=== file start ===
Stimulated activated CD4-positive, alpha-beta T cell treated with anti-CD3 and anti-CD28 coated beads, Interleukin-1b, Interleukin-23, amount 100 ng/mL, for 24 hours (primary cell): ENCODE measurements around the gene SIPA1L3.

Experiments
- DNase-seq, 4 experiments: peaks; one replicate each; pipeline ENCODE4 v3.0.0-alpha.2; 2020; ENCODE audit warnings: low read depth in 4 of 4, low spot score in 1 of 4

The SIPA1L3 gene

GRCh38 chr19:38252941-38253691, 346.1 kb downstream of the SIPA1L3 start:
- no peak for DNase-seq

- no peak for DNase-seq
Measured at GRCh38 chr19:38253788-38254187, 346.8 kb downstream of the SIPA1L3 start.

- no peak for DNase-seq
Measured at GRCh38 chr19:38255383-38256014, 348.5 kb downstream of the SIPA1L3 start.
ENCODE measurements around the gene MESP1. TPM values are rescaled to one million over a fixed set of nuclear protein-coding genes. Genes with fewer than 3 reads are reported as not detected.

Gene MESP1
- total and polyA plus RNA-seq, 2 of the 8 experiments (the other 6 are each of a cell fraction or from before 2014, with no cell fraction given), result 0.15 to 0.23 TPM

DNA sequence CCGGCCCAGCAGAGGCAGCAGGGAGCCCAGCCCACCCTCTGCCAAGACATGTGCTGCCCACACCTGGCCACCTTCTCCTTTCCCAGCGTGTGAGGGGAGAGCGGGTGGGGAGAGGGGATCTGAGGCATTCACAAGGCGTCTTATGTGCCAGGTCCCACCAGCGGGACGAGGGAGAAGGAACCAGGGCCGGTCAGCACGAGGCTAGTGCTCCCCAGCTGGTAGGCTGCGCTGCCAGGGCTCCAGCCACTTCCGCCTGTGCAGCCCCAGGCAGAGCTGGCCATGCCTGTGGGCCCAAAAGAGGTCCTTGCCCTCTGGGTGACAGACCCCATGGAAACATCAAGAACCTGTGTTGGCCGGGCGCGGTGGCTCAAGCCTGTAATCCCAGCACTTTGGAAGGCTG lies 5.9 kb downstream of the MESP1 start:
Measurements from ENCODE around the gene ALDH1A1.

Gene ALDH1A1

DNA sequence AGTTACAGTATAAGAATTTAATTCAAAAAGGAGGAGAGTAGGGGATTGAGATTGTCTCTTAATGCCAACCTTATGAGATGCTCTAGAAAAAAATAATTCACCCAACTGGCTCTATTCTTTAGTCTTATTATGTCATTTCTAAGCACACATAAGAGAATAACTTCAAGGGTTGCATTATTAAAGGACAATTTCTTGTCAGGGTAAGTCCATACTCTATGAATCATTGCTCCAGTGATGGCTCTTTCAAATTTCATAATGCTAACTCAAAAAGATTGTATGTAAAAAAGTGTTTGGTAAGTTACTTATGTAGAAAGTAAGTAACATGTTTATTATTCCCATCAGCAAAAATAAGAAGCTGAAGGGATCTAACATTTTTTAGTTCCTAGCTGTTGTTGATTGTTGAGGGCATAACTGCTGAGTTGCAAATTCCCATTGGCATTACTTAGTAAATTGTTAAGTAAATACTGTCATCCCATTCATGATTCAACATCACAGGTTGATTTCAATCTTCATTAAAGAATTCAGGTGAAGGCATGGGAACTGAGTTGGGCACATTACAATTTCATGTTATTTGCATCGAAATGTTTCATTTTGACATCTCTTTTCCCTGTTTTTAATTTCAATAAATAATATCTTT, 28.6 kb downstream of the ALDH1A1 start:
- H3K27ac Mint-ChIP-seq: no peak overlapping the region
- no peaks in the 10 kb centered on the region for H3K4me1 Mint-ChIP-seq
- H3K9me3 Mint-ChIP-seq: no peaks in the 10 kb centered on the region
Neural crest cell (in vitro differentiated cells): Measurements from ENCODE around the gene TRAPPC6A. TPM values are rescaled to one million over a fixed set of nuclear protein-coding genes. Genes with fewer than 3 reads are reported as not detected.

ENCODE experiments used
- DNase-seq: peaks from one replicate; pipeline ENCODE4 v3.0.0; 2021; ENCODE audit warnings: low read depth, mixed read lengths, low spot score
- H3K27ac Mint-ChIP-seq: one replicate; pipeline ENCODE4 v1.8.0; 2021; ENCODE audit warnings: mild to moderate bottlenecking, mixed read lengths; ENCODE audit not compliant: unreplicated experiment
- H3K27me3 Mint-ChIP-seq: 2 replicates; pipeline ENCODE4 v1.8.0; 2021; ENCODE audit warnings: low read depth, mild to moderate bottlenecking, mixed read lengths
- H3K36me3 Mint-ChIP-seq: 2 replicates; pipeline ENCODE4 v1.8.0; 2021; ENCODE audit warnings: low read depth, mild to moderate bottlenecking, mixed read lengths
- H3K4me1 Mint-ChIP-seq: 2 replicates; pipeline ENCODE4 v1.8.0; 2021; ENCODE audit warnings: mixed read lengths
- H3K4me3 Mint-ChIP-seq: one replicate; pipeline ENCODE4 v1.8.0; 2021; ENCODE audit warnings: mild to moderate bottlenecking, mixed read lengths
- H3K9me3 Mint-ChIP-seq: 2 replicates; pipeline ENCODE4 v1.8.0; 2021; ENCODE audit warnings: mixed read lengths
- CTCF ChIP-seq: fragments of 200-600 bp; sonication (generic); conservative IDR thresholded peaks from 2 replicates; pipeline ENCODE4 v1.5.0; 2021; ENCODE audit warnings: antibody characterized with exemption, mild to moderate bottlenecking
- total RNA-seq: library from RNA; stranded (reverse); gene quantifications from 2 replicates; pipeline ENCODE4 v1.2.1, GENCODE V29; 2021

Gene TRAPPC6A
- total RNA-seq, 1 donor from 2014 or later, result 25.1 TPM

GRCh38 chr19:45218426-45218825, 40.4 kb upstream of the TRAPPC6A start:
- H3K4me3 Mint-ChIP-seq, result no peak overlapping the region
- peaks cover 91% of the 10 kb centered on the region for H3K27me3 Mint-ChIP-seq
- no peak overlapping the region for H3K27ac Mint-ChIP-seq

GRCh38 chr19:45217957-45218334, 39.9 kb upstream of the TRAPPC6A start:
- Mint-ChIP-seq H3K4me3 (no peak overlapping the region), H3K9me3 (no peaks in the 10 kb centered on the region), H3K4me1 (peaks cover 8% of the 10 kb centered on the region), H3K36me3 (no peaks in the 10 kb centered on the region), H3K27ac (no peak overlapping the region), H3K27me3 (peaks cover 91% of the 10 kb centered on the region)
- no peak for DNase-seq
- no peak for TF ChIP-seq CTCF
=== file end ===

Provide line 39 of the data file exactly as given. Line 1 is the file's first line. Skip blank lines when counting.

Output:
- Mint-ChIP-seq H3K4me3 (no peak overlapping the region), H3K9me3 (no peaks in the 10 kb centered on the region), H3K4me1 (peaks cover 8% of the 10 kb centered on the region), H3K36me3 (no peaks in the 10 kb centered on the region), H3K27ac (no peak overlapping the region), H3K27me3 (peaks cover 91% of the 10 kb centered on the region)